I imagined that perhaps Chrome-Cobalt and Titanium turns purple when it burns in furnaces, a strong colour that suits my sisters. On the way home they all said they want to be cremated. I am the only one who wants to be buried. In the ground alloy prostheses persist for centuries, like dental records. I imagined a story about reclaiming prostheses from cemeteries when mining the raw materials dwindles to a stop. Metals are already recycled from crematoriums in Australia, shipped to the Netherlands for smelting. With an expectancy to work for ten years, perhaps up to twenty years if you’re lucky, the prosthetic implants may, or may not, last out my sisters’ time.
It was difficult to leave them. I felt like fine-drawn eggshells were about to crack in my chest, ruptured in the separation. We cried over farewell hugs. Leaving home, arriving home to Victoria, my sense of familiar was torn between two places.
Caring work sits right at the top of my list of things to respect. I am full of admiration for those who care for loved ones year in, year out. My ten days were nothing compared to the physical and emotional load carried by long-term carers.
My sisters expressed huge gratitude to me, and to their loved ones. It’s what we do; I wouldn’t have missed it for quids.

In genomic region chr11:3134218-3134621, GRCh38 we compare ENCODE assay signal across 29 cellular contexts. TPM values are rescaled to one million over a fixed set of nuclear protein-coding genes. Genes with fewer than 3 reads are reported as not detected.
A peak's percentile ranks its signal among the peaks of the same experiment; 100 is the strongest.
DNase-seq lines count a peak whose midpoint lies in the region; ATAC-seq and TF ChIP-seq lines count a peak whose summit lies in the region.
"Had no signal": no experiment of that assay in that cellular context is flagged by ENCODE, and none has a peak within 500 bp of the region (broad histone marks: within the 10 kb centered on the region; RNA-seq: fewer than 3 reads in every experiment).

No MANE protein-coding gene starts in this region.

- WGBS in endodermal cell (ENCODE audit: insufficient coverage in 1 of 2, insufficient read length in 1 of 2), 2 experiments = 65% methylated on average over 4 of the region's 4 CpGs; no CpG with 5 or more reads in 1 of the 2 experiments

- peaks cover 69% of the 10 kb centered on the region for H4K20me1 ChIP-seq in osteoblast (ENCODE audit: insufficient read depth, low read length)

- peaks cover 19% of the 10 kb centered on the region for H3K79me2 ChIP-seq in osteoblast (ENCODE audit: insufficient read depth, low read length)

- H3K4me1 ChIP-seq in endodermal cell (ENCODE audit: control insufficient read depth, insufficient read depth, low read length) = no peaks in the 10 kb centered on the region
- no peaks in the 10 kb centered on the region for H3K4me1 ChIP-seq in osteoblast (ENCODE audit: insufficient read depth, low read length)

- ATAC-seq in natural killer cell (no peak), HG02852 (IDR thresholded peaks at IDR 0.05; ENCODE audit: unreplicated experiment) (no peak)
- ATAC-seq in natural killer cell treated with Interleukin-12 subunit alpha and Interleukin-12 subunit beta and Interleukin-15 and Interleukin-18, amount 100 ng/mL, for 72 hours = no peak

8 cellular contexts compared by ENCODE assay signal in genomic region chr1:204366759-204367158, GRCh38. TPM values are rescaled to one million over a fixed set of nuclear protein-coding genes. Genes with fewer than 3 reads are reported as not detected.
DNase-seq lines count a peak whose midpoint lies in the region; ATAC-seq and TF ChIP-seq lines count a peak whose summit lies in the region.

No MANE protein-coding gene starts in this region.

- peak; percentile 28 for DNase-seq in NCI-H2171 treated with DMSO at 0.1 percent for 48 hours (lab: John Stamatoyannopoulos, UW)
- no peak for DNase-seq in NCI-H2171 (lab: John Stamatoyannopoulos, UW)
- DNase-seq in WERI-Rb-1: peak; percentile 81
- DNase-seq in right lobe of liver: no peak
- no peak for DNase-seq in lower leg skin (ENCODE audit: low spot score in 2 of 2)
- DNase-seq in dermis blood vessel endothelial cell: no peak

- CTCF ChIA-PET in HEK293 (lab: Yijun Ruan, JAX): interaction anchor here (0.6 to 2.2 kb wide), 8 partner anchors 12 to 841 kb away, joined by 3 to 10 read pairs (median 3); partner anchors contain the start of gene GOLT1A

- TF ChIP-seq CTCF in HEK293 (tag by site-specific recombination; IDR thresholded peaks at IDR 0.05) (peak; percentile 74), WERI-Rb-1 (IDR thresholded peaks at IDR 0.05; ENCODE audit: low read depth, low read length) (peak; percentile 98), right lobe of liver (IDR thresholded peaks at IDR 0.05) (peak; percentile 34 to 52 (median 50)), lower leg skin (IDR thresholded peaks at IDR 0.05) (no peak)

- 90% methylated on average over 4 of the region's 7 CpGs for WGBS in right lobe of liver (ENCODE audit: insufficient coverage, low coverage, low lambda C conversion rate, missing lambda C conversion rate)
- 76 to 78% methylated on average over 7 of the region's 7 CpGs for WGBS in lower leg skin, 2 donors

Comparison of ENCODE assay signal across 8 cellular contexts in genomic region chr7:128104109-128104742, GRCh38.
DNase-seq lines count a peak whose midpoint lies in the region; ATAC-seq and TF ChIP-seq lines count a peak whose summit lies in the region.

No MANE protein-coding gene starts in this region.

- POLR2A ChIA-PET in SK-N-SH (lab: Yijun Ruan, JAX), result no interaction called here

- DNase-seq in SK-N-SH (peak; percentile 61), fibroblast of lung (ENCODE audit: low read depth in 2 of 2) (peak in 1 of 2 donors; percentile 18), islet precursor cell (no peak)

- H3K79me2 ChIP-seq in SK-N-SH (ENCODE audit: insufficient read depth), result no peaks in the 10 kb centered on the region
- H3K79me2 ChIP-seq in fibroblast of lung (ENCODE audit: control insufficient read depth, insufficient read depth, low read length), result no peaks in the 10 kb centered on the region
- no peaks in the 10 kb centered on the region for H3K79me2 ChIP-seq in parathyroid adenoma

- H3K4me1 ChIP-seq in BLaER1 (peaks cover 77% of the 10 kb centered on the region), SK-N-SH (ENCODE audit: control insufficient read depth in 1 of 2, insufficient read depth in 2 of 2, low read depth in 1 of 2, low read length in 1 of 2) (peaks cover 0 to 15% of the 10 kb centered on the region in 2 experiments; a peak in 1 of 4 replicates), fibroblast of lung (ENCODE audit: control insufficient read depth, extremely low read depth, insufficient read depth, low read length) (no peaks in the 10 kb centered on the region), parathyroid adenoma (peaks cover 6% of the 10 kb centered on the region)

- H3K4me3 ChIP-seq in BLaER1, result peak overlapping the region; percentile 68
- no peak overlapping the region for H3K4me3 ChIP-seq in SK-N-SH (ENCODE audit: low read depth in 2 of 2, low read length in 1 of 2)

They have booked a camper bus to come to my sixtieth birthday party later this year. They’ll fly to Melbourne and drive to our place in the country for a long weekend. They are calling it the bionic bus. Already I can’t wait to see them, wish I could drive with them, a quadruple of Thelmas and Louises. I’ll join them in bed for morning cuppas. I can’t wait to see them dance on their new knees, steady, like ocean liners, slow to turn, gracious and wildly lit at the same time. It’s our love that shines.
Deborah Wardle is a third year PhD candidate in Creative Writing at RMIT. She has fiction and non-fiction works published in Overland, The Big Issue, Palliative Care Australia and Fusion and Meniscus journals to name a few. Her short story, ‘Love Letters’ was shortlisted for the Josephine Ulrick Prize in 2016. Deborah relishes her ‘long apprenticeship’ in the art of writing stories that reflect human and non-human responses to global warming.